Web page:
One of the inspirations for this blog has been sharing my research in mitigating different types of malware, or activity that can bypass mitigations and perform undesired functions. One thing that really caught my interest is the work that has been published by Casey Smith (@subTee). I found his work on using obscure functions of whitelisted applications to download code from the internet and execute it particularly interesting. For an example, see http://subt0x10.blogspot.com/2016/04/bypass-application-whitelisting-script.html.
I decided to take a stab at this. My first attempt was to use a technology I was familiar with to see if I could prevent the applications from using the internet to download code. I knew that the ASR mitigation in EMET could limit access to DLLs for an application, and based off of other ASR work I had done I suspected that a DLL was used in the network transaction at some point so I started pursuing this path. A coworker was able to set up a web server that had a customized version of subTee's regsvr32 download payload. Armed with a working example and Process Monitor with a filter to show DLLs (https://technet.microsoft.com/en-us/sysinternals/processmonitor.aspx) I went to work.
After a little work I was able to narrow down 2 DLLs that I think would work. Previous examples on Twitter targeted the example DLL but were easily bypassed (https://twitter.com/thechrisharrod/status/725713658848882688) because it only blacklisted one DLL that was not required for the download to execute. After some digging with Process Monitor I found out that the two DLLs that seemed to be the best matches were winhttp.dll and webio.dll. I don't know a whole lot about the DLLs themselves but my theory is that winhttp.dll was used to gather any proxy server settings (learned this from my time spent managing a proxy server) and webio.dll was used when making the actual web calls. If either of these were blocked with ASR I was able to get EMET to prevent regsvr and other applications from using the internet. WinHTTP appeared to have the best logging with the EMET blocks, so I targeted that, and it worked!!!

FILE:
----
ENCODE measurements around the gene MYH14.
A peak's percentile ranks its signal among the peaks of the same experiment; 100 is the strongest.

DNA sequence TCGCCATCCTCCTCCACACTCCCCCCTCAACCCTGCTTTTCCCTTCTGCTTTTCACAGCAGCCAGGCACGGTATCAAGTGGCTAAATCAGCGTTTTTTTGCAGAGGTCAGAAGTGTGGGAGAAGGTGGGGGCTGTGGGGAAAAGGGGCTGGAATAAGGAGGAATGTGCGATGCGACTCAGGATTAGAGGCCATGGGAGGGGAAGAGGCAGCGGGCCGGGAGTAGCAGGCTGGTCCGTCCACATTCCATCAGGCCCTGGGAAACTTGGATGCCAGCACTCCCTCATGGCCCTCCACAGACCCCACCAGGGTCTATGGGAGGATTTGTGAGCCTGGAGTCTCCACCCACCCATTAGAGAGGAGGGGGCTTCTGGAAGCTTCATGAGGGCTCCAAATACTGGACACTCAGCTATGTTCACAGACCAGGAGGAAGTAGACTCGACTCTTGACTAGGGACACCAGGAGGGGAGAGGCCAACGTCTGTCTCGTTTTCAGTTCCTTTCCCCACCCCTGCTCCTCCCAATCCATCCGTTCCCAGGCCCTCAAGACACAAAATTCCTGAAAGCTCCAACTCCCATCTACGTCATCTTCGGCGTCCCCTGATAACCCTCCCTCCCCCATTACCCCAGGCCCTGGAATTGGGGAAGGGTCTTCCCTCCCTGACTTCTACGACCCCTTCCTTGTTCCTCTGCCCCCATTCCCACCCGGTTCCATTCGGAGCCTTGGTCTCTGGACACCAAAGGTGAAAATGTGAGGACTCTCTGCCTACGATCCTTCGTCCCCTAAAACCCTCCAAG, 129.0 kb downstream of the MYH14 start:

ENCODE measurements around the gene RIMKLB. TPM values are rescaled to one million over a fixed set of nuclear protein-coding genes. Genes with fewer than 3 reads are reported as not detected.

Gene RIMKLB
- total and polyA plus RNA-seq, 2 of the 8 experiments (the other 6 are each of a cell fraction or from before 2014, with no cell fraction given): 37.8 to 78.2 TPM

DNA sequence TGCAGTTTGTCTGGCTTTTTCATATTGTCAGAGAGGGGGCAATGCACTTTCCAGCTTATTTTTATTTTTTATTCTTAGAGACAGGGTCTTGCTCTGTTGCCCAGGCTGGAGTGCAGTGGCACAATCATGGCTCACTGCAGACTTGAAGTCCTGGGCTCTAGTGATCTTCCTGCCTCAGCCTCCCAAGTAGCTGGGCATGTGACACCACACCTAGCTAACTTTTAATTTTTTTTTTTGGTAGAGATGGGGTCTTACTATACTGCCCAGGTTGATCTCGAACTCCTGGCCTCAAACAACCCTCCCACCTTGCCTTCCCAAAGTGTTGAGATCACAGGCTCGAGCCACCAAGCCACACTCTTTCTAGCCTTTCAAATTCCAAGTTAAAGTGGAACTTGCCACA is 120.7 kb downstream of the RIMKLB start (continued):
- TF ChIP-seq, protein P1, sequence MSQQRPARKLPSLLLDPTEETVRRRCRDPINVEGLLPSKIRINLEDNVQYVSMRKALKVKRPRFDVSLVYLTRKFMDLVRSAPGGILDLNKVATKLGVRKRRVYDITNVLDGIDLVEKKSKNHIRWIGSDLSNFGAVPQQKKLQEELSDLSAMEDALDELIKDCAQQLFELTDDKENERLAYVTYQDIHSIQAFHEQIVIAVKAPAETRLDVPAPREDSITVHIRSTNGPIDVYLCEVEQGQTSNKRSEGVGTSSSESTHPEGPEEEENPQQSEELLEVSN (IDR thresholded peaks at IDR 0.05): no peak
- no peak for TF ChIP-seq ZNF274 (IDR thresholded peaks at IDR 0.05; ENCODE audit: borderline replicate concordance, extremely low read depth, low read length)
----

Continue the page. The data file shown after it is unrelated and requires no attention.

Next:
I began testing the mitigation for a few apps that had documented bypasses that used the internet that I thought had no business using it. After only a few hours of testing I knew that while effective, this was not going to work at scale. Simply put several of these applications were using these DLLs for internal network communications as well as for legit internet activity (who knew rundll32 was used to check OCSP?). My goal was to limit these, but to also grow into things more likely to use the internet like PowerShell, cscript, wscript, and mshtml. I had a tool that was effective, but it wasn't granular enough to allow some approved access and block the rest. It was effective, but only on or off.
So, I was back to the drawing board with a network on/off switch in my back pocket. After a few more weeks of work and thinking I found something that had potential, but I am out of time for now... so I will plan to address that on my next post. Maybe at some point in the future this will come in handy, only time will tell. I will see if I can get a video demonstrating the EMET mitigation posted at some point.
Until then, work hard and spend time with your family.